What Happens if You Leave the Scene of an Accident?

The Association for Safe International Road Travel (ASIRT) reports on global statistics about car accidents. According to the ASIRT, the U.S. has 50% more road crash deaths than any other developed nation in Canada, Western Europe, Australia, and Japan. Besides the deaths, another 4.4 million people are seriously injured and require medical attention.

The term “leaving the scene of an accident” refers to being involved in an accident and failing to stop to call for help or wait for the authorities to arrive. Similar to a hit and run, leaving the scene can endanger the lives of others involved in the accident who may be seriously injured or unconscious and unable to call for help. 

The “scene of an accident” is not limited to a crash between cars alone. There are consequences for leaving the scene of any type of vehicular accident, regardless of whether it’s a car accident, motorcycle accident, or involves pedestrians or bicyclists. The National Highway Traffic Safety Administration (NHTSA) reports more cyclists were killed in 2018 than in any year since the agency began tracking fatalities in 1990.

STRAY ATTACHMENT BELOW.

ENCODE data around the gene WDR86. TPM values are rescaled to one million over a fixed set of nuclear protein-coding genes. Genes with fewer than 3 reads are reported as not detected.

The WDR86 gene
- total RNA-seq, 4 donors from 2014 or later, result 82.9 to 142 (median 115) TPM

People sometimes flee the scene of an accident because they have been drinking and are afraid of getting caught. They may have a criminal history they prefer to hide. Or In other cases, the report shows, they are scared, confused, and unsure of what to do. 

Even if you aren’t at fault, it’s your responsibility to remain until the authorities arrive. You may be held criminally responsible for leaving, facing fines and a license suspension; and if someone was seriously injured, the charges could be more serious. Here’s more on what happens if you leave the scene of an accident.